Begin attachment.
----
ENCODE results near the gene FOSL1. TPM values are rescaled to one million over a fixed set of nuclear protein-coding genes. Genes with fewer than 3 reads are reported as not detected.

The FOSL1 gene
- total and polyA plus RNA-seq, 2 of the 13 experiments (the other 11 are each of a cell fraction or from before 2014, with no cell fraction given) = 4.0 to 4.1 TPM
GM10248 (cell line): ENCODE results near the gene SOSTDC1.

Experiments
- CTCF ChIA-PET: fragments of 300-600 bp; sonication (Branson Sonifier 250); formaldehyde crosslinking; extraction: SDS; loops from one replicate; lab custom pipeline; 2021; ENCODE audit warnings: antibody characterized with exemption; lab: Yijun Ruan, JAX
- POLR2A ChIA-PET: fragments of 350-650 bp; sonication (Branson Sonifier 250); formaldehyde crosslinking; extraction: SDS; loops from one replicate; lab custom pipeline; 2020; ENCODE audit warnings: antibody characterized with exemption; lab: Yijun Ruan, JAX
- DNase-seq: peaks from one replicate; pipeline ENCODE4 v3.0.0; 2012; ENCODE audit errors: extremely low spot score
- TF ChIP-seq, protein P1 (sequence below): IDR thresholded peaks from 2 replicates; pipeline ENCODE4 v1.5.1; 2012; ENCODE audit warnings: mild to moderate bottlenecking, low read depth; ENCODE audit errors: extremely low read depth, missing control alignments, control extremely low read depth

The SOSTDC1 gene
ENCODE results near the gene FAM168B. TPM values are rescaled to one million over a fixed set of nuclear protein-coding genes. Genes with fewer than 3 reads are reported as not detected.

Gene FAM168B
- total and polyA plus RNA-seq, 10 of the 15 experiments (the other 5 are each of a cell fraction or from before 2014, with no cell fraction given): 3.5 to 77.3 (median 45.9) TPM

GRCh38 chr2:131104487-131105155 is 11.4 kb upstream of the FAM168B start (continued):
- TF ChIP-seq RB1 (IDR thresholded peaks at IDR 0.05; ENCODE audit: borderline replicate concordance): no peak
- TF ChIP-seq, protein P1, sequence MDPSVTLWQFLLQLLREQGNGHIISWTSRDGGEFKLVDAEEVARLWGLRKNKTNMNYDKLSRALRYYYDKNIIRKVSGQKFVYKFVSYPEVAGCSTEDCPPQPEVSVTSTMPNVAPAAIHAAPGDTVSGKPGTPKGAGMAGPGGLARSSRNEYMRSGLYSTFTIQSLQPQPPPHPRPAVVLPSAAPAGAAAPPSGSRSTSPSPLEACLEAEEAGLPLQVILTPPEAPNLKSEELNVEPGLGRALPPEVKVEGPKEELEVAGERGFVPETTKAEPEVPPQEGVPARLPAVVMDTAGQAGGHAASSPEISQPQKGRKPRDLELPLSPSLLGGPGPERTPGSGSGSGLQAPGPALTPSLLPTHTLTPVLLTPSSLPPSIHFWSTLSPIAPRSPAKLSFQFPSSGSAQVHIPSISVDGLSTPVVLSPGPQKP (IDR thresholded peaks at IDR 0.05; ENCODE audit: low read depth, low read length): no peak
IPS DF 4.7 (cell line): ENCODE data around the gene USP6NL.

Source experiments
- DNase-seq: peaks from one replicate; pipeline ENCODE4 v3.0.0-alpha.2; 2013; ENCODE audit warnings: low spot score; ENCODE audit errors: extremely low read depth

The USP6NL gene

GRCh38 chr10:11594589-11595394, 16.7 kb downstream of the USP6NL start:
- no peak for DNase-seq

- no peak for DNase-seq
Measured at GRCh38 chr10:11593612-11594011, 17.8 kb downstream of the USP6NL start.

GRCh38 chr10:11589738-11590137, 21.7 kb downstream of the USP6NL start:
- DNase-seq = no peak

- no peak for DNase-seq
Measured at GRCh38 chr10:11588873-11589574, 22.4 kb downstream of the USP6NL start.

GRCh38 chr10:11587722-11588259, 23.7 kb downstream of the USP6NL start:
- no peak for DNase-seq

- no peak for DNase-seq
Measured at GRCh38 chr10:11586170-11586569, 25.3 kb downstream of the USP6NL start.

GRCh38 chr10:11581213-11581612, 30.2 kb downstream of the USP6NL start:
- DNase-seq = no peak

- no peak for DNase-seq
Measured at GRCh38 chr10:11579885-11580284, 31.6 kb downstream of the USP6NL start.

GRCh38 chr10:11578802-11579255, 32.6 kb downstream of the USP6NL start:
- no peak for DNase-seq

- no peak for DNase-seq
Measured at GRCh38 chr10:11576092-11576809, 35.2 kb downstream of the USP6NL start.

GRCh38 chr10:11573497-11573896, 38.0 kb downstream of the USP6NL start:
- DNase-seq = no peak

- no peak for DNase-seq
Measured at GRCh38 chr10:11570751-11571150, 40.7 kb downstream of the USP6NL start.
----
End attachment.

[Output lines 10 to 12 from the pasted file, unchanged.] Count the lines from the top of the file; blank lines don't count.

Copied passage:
The SOSTDC1 gene
ENCODE results near the gene FAM168B. TPM values are rescaled to one million over a fixed set of nuclear protein-coding genes. Genes with fewer than 3 reads are reported as not detected.

Gene FAM168B